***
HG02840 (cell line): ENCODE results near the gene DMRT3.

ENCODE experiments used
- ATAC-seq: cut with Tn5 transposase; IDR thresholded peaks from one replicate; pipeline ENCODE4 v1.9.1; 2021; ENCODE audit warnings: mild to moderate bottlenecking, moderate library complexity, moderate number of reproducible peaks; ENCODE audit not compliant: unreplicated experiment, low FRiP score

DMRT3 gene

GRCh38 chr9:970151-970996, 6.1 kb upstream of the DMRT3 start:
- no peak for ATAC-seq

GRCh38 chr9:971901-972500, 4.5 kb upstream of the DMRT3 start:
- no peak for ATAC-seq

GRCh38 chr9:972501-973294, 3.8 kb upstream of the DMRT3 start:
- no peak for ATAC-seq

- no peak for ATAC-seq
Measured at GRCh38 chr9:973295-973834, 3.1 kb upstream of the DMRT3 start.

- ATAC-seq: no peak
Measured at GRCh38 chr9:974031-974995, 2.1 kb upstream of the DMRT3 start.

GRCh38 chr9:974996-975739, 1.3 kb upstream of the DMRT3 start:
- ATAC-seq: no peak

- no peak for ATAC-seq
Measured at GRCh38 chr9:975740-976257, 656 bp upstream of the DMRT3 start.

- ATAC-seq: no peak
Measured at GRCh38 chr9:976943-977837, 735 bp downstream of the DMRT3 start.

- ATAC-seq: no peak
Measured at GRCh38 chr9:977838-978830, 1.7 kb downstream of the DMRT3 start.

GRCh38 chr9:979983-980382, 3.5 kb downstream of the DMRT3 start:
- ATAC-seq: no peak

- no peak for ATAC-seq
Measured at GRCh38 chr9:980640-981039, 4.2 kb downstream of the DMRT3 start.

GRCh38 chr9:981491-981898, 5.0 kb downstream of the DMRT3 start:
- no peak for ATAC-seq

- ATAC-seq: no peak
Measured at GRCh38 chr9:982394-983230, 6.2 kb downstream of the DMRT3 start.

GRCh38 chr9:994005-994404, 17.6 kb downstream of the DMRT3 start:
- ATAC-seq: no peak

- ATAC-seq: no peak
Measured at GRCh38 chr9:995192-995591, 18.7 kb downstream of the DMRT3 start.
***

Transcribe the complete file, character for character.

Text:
HG02840 (cell line): ENCODE results near the gene DMRT3.

ENCODE experiments used
- ATAC-seq: cut with Tn5 transposase; IDR thresholded peaks from one replicate; pipeline ENCODE4 v1.9.1; 2021; ENCODE audit warnings: mild to moderate bottlenecking, moderate library complexity, moderate number of reproducible peaks; ENCODE audit not compliant: unreplicated experiment, low FRiP score

DMRT3 gene

GRCh38 chr9:970151-970996, 6.1 kb upstream of the DMRT3 start:
- no peak for ATAC-seq

GRCh38 chr9:971901-972500, 4.5 kb upstream of the DMRT3 start:
- no peak for ATAC-seq

GRCh38 chr9:972501-973294, 3.8 kb upstream of the DMRT3 start:
- no peak for ATAC-seq

- no peak for ATAC-seq
Measured at GRCh38 chr9:973295-973834, 3.1 kb upstream of the DMRT3 start.

- ATAC-seq: no peak
Measured at GRCh38 chr9:974031-974995, 2.1 kb upstream of the DMRT3 start.

GRCh38 chr9:974996-975739, 1.3 kb upstream of the DMRT3 start:
- ATAC-seq: no peak

- no peak for ATAC-seq
Measured at GRCh38 chr9:975740-976257, 656 bp upstream of the DMRT3 start.

- ATAC-seq: no peak
Measured at GRCh38 chr9:976943-977837, 735 bp downstream of the DMRT3 start.

- ATAC-seq: no peak
Measured at GRCh38 chr9:977838-978830, 1.7 kb downstream of the DMRT3 start.

GRCh38 chr9:979983-980382, 3.5 kb downstream of the DMRT3 start:
- ATAC-seq: no peak

- no peak for ATAC-seq
Measured at GRCh38 chr9:980640-981039, 4.2 kb downstream of the DMRT3 start.

GRCh38 chr9:981491-981898, 5.0 kb downstream of the DMRT3 start:
- no peak for ATAC-seq

- ATAC-seq: no peak
Measured at GRCh38 chr9:982394-983230, 6.2 kb downstream of the DMRT3 start.

GRCh38 chr9:994005-994404, 17.6 kb downstream of the DMRT3 start:
- ATAC-seq: no peak

- ATAC-seq: no peak
Measured at GRCh38 chr9:995192-995591, 18.7 kb downstream of the DMRT3 start.